With the increasing depletion of non-renewable energy resources like coal, solar energy provides the option of an energy source that will never get exhausted. As the world is engineering ways to harness this untapped resource, India, and especially Haryana, is also slated to step on to the wagon. But is Haryana ready for powering its towns and villages with solar energy? Isn't the move to make solar energy mandatory for certain buildings somewhat premature?
The government in Haryana has been funding heavily on the use of solar power technology. However, the purchase of solar photovoltaic machines and their installations entail high capital costs, which may put a major financial burden on the state. Moreover, the per-unit cost of solar power is more than that of conventional power sources like coal. According to a report, power generated using coal in India costs Rs. 2 per unit, whereas a kilowatt hour of solar generated power costs Rs. 11-12. Can the people of rural Haryana afford this high electricity cost for their irrigation and farming needs? It is evident that the solar technology available currently is still not cost-effective for large-scale installations, no matter how much funding the government may provide.
Another challenge for installing solar cells in Haryana is its weather. Granted, the summer months get ample sunshine, but rain cannot always be predicted. In 2013, the state had erratic rainfall and hailstorm, due to which wheat production was adversely affected. The technology design of solar power generation system is based on correct forecasts, and if the weather becomes unpredictable, the system will not perform to its optimum. This unreliability, if not addressed by the solar power generation system, may not be good for Haryana.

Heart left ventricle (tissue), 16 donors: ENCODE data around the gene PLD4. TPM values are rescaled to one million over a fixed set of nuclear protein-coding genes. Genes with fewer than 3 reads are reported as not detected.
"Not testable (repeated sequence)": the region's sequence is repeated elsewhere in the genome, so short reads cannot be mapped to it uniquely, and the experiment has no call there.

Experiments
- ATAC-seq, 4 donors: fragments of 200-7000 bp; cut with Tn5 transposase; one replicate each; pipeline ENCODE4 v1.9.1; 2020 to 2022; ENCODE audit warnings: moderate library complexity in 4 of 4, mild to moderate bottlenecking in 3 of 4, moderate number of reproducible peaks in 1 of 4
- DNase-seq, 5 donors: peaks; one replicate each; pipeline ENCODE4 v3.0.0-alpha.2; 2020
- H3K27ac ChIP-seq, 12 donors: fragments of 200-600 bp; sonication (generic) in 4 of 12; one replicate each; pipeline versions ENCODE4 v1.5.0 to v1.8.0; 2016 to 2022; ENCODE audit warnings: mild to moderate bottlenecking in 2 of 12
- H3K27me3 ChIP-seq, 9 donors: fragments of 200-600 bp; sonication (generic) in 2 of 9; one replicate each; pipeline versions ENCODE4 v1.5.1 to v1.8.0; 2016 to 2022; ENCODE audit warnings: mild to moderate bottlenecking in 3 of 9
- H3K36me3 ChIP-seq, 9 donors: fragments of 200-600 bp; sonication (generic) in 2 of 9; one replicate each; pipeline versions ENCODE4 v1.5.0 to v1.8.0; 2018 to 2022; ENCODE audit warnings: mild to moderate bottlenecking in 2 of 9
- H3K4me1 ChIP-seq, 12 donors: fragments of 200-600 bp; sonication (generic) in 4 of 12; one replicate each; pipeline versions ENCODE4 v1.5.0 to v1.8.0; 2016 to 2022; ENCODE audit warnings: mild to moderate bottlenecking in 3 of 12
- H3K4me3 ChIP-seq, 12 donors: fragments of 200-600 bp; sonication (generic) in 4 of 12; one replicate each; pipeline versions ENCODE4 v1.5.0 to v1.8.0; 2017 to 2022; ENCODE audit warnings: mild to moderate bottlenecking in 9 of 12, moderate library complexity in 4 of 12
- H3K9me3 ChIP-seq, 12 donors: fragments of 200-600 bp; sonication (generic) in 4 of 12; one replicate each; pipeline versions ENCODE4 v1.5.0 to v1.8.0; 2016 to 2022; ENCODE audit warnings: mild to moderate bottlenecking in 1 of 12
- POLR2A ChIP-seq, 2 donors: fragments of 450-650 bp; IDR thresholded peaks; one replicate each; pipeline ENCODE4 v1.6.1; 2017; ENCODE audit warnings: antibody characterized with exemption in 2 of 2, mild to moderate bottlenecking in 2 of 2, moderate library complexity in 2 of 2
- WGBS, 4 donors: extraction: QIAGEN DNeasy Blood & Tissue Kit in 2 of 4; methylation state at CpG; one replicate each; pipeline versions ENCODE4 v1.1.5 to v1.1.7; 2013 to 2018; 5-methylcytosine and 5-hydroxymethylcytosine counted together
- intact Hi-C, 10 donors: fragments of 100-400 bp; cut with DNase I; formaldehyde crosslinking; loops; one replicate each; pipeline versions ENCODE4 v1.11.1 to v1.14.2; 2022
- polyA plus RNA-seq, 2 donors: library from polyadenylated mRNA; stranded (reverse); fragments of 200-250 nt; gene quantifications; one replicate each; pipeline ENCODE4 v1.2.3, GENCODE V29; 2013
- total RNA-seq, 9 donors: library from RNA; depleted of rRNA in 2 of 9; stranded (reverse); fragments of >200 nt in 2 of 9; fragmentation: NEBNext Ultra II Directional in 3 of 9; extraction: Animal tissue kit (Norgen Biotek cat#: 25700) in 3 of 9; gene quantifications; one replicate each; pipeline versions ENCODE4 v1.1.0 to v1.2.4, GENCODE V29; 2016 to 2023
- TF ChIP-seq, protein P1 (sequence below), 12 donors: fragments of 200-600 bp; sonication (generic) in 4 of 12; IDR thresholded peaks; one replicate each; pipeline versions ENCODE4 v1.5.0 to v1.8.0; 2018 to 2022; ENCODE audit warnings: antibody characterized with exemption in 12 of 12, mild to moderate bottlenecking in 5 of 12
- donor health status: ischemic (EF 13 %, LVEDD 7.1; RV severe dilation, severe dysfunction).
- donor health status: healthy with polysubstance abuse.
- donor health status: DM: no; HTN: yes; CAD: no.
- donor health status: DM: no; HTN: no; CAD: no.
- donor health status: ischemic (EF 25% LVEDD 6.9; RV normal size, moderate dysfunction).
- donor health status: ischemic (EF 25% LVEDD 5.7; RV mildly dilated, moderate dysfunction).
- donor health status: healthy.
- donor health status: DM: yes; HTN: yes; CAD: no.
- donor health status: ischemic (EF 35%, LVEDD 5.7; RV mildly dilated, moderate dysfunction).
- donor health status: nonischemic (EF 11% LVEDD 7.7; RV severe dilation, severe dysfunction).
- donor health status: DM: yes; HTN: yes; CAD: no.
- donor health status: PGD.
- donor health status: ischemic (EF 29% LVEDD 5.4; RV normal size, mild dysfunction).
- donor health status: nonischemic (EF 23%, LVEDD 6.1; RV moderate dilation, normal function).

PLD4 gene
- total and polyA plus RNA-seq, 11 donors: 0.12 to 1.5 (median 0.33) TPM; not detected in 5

The solar power infrastructure depends on the amount of sunlight the photovoltaic cells receive. In case of cloudy skies, or even some distortion in the temperature, the sun's rays will not be uniform, leading to disrupted power supply. During such times, buildings in Haryana will eventually need to turn to other modes of generating electricity. Thus, the question remains: is the infrastructure for harnessing solar energy strong enough for consistent power generation?
In addition to the challenges already mentioned, Haryana faces the issue of spreading awareness. With most of the people staying in rural areas, where education and income are limited, introduction of an innovative technology like solar power and its complicated installation and maintenance may be quite a challenge. Along with this, solar power technology is a comparatively new field, and its knowledge is limited among scientists and engineers. Training locals, then, will require much time and patience.
In conclusion, Haryana's future does seem brighter with solar power installations. But, owing to the currently available restricted infrastructure and limited understanding of solar technology, it is rather premature to be implemented on a large scale, let alone be made mandatory.